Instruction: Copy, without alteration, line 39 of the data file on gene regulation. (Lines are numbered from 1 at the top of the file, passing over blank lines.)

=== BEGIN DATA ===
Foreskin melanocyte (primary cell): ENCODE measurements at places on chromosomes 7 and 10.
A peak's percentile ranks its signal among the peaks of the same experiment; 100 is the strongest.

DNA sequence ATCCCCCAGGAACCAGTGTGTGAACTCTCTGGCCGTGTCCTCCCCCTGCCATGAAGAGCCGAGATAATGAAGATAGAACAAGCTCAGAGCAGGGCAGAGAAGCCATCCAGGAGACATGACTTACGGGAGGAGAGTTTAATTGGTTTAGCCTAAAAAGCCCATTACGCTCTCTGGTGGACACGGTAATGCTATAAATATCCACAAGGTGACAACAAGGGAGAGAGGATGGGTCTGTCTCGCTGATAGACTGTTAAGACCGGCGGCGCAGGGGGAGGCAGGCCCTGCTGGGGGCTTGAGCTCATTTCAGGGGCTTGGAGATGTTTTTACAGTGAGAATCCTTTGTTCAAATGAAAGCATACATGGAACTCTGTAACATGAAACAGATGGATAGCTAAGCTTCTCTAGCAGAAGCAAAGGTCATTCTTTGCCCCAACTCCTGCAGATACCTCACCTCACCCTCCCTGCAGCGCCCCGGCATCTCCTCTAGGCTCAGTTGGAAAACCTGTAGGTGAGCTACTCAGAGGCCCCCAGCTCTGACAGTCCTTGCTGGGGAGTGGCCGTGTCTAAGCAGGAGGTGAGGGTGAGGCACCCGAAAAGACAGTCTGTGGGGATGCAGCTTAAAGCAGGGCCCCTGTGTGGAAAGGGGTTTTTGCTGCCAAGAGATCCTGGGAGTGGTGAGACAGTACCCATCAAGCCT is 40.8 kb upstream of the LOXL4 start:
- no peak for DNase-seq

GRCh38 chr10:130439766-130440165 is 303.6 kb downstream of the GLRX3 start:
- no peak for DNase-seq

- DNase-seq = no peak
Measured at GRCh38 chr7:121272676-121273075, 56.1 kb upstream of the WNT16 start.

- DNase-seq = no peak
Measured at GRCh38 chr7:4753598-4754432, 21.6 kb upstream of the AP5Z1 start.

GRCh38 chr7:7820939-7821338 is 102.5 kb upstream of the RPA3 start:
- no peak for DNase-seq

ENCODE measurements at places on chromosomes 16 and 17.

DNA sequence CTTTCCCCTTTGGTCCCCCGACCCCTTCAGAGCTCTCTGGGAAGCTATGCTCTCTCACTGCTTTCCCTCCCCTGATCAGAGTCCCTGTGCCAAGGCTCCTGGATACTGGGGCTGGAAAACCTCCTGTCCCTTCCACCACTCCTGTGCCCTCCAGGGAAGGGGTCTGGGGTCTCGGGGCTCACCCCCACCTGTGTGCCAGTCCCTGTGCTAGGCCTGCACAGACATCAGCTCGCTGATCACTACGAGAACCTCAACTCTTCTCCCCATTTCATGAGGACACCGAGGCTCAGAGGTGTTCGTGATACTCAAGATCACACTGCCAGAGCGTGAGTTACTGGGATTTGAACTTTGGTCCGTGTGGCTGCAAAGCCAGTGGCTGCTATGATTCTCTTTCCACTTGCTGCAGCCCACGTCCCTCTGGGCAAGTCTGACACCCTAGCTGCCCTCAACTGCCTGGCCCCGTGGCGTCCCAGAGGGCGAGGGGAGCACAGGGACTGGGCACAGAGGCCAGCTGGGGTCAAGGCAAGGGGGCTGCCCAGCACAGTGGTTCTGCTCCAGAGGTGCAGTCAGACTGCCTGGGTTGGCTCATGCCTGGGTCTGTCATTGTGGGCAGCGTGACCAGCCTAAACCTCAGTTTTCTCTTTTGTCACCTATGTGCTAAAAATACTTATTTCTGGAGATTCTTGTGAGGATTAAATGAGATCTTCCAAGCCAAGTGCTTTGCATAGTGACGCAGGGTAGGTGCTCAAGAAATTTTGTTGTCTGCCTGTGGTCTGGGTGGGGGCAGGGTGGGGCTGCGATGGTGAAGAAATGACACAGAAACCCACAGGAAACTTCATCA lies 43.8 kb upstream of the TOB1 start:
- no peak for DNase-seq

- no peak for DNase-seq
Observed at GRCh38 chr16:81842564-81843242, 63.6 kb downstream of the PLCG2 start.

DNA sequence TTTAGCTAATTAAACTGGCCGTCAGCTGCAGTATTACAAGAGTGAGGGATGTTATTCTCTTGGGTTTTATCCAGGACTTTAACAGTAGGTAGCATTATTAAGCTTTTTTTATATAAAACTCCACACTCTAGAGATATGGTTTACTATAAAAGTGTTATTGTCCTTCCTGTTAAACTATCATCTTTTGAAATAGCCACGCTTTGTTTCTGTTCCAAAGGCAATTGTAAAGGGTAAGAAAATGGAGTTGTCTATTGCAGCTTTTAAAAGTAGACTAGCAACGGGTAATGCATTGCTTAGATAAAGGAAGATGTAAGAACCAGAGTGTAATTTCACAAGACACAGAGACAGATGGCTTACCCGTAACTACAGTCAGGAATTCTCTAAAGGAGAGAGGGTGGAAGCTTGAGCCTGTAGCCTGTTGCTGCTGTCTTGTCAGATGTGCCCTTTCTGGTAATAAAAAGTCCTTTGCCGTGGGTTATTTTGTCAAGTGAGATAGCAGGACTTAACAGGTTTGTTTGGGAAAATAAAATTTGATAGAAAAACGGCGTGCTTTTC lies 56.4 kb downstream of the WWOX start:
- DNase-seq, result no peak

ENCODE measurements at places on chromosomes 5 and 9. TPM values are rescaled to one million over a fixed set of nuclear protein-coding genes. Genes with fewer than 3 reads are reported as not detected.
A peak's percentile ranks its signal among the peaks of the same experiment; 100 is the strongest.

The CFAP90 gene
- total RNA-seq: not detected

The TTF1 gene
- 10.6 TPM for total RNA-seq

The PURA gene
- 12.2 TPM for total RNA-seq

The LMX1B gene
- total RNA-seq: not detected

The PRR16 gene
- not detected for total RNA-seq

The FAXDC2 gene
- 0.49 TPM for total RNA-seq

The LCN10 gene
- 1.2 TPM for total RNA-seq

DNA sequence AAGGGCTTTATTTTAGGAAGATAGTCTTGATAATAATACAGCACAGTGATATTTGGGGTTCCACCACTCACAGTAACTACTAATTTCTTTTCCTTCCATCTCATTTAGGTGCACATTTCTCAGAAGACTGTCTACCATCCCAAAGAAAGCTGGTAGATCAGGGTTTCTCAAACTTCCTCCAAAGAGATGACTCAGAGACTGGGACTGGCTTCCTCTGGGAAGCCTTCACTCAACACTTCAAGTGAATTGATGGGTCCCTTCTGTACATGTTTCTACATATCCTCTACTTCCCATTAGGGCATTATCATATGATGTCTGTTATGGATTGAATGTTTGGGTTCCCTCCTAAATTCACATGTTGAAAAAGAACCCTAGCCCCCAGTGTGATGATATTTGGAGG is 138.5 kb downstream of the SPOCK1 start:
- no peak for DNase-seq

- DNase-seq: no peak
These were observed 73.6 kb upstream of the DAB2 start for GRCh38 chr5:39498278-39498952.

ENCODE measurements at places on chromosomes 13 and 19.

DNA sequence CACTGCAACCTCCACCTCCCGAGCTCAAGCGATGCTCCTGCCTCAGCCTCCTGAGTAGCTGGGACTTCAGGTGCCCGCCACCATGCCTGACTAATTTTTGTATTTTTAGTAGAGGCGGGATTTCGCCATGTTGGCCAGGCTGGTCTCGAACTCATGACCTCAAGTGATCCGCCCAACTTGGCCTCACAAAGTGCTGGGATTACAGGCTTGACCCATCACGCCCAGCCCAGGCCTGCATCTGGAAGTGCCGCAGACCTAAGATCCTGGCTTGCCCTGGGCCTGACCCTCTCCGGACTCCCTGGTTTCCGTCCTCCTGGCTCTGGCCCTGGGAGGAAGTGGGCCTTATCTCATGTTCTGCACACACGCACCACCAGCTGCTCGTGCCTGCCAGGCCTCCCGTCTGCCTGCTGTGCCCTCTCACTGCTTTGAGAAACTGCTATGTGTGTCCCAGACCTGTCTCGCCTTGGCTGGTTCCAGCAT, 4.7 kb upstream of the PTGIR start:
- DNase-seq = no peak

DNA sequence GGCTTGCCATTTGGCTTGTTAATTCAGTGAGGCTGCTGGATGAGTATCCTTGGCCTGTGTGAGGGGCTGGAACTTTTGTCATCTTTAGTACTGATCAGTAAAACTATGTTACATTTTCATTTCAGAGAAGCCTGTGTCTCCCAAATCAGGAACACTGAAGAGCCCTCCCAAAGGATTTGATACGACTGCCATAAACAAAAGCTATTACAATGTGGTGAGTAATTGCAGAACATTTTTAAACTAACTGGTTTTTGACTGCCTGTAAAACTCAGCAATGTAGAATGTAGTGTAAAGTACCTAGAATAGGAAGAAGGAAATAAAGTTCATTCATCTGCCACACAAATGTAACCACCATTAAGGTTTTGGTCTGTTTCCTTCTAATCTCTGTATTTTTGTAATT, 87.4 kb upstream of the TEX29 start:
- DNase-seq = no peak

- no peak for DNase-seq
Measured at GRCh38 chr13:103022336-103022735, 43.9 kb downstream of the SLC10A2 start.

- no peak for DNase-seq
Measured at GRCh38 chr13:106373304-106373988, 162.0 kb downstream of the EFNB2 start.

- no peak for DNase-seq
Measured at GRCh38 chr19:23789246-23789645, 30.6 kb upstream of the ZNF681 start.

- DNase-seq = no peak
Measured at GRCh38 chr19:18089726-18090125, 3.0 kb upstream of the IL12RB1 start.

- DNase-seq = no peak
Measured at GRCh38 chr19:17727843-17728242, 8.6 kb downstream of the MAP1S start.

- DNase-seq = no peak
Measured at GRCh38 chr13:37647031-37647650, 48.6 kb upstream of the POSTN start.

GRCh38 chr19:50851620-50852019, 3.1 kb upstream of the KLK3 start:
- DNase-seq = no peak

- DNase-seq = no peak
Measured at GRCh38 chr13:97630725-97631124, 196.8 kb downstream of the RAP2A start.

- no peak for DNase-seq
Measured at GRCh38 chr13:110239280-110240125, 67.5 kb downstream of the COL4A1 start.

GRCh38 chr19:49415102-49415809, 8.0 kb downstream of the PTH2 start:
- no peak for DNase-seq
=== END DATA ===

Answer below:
These were observed 73.6 kb upstream of the DAB2 start for GRCh38 chr5:39498278-39498952.